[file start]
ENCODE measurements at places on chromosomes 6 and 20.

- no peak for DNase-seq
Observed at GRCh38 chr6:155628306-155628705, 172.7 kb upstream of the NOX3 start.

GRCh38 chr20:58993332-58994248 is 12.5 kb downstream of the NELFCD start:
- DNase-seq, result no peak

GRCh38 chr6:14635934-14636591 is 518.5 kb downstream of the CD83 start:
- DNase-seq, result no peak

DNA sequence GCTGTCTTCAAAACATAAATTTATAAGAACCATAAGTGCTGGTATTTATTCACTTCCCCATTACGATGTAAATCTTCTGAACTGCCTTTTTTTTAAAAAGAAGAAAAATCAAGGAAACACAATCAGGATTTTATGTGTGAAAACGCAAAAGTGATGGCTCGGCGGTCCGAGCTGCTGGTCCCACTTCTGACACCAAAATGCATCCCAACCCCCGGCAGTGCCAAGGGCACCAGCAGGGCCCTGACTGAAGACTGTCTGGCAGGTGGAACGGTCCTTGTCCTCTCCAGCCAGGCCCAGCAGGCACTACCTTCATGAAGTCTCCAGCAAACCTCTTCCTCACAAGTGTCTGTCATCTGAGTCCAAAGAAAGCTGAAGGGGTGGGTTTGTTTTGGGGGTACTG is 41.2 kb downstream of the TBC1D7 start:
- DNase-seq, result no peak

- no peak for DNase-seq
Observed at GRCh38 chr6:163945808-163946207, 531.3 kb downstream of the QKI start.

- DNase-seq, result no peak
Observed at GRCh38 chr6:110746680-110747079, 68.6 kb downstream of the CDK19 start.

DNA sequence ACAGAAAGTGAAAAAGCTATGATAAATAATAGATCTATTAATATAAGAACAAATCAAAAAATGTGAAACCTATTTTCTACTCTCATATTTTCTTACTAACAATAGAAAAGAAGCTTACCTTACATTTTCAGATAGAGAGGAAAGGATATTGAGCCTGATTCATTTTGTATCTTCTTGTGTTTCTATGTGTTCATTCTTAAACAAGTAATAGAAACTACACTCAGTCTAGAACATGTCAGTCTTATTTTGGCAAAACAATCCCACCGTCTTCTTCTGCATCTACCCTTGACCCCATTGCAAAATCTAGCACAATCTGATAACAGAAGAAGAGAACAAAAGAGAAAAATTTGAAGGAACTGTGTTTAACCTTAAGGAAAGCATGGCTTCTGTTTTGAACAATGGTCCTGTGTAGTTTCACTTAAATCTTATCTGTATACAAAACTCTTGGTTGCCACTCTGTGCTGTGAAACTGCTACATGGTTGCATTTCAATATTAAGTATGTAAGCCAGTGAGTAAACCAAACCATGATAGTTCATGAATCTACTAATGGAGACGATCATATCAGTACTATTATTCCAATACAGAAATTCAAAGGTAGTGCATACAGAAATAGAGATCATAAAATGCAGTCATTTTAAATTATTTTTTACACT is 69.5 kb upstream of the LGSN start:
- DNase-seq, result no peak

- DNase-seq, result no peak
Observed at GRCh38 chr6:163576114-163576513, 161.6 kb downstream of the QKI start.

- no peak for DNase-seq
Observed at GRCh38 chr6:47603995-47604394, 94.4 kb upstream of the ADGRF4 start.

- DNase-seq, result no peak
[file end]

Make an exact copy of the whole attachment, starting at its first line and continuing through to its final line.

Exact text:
ENCODE measurements at places on chromosomes 6 and 20.

- no peak for DNase-seq
Observed at GRCh38 chr6:155628306-155628705, 172.7 kb upstream of the NOX3 start.

GRCh38 chr20:58993332-58994248 is 12.5 kb downstream of the NELFCD start:
- DNase-seq, result no peak

GRCh38 chr6:14635934-14636591 is 518.5 kb downstream of the CD83 start:
- DNase-seq, result no peak

DNA sequence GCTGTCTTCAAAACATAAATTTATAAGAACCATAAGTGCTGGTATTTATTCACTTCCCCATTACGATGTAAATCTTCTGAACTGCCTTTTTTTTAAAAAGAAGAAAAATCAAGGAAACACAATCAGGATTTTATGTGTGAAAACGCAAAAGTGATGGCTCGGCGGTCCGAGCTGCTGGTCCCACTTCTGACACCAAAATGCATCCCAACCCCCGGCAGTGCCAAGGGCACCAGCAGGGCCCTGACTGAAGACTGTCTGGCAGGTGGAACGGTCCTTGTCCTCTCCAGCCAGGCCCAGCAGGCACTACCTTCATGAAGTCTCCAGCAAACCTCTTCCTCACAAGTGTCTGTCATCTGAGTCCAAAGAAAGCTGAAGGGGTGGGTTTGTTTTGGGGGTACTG is 41.2 kb downstream of the TBC1D7 start:
- DNase-seq, result no peak

- no peak for DNase-seq
Observed at GRCh38 chr6:163945808-163946207, 531.3 kb downstream of the QKI start.

- DNase-seq, result no peak
Observed at GRCh38 chr6:110746680-110747079, 68.6 kb downstream of the CDK19 start.

DNA sequence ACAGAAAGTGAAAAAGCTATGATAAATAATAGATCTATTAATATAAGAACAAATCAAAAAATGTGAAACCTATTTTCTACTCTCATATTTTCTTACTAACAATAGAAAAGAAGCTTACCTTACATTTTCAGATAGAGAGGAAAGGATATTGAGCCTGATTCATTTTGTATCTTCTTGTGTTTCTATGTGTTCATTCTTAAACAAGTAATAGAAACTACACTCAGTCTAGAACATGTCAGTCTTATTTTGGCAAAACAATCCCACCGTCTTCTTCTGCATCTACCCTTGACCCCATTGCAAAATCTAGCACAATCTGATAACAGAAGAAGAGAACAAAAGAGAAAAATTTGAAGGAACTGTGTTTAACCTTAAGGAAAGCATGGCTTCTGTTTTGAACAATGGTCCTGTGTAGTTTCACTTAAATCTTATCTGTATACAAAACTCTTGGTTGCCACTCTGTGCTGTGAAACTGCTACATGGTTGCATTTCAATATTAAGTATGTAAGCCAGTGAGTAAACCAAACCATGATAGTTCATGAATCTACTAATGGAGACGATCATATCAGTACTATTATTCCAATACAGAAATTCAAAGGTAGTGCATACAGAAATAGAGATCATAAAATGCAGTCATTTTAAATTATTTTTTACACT is 69.5 kb upstream of the LGSN start:
- DNase-seq, result no peak

- DNase-seq, result no peak
Observed at GRCh38 chr6:163576114-163576513, 161.6 kb downstream of the QKI start.

- no peak for DNase-seq
Observed at GRCh38 chr6:47603995-47604394, 94.4 kb upstream of the ADGRF4 start.

- DNase-seq, result no peak